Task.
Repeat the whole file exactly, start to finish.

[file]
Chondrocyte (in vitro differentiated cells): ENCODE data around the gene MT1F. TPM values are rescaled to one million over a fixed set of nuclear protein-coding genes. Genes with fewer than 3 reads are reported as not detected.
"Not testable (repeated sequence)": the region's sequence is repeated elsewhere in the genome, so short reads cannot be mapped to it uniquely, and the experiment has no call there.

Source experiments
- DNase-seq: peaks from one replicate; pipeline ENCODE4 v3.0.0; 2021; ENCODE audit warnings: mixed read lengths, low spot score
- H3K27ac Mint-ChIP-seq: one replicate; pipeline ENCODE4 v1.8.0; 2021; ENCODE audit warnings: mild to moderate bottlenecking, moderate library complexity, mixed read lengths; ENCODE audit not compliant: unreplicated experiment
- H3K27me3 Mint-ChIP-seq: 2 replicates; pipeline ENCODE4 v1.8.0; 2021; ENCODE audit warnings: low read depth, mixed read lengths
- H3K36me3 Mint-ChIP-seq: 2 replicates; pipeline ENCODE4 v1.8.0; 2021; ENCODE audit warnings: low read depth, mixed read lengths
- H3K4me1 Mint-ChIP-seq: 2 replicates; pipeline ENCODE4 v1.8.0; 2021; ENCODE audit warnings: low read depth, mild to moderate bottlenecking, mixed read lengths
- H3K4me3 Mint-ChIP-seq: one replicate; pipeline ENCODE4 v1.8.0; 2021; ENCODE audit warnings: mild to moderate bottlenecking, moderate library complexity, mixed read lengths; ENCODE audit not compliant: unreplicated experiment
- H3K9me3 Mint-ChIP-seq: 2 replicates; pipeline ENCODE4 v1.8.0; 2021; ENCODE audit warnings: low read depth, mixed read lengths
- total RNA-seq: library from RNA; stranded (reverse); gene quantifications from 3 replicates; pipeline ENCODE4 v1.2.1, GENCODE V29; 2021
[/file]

Chondrocyte (in vitro differentiated cells): ENCODE data around the gene MT1F. TPM values are rescaled to one million over a fixed set of nuclear protein-coding genes. Genes with fewer than 3 reads are reported as not detected.
"Not testable (repeated sequence)": the region's sequence is repeated elsewhere in the genome, so short reads cannot be mapped to it uniquely, and the experiment has no call there.

Source experiments
- DNase-seq: peaks from one replicate; pipeline ENCODE4 v3.0.0; 2021; ENCODE audit warnings: mixed read lengths, low spot score
- H3K27ac Mint-ChIP-seq: one replicate; pipeline ENCODE4 v1.8.0; 2021; ENCODE audit warnings: mild to moderate bottlenecking, moderate library complexity, mixed read lengths; ENCODE audit not compliant: unreplicated experiment
- H3K27me3 Mint-ChIP-seq: 2 replicates; pipeline ENCODE4 v1.8.0; 2021; ENCODE audit warnings: low read depth, mixed read lengths
- H3K36me3 Mint-ChIP-seq: 2 replicates; pipeline ENCODE4 v1.8.0; 2021; ENCODE audit warnings: low read depth, mixed read lengths
- H3K4me1 Mint-ChIP-seq: 2 replicates; pipeline ENCODE4 v1.8.0; 2021; ENCODE audit warnings: low read depth, mild to moderate bottlenecking, mixed read lengths
- H3K4me3 Mint-ChIP-seq: one replicate; pipeline ENCODE4 v1.8.0; 2021; ENCODE audit warnings: mild to moderate bottlenecking, moderate library complexity, mixed read lengths; ENCODE audit not compliant: unreplicated experiment
- H3K9me3 Mint-ChIP-seq: 2 replicates; pipeline ENCODE4 v1.8.0; 2021; ENCODE audit warnings: low read depth, mixed read lengths
- total RNA-seq: library from RNA; stranded (reverse); gene quantifications from 3 replicates; pipeline ENCODE4 v1.2.1, GENCODE V29; 2021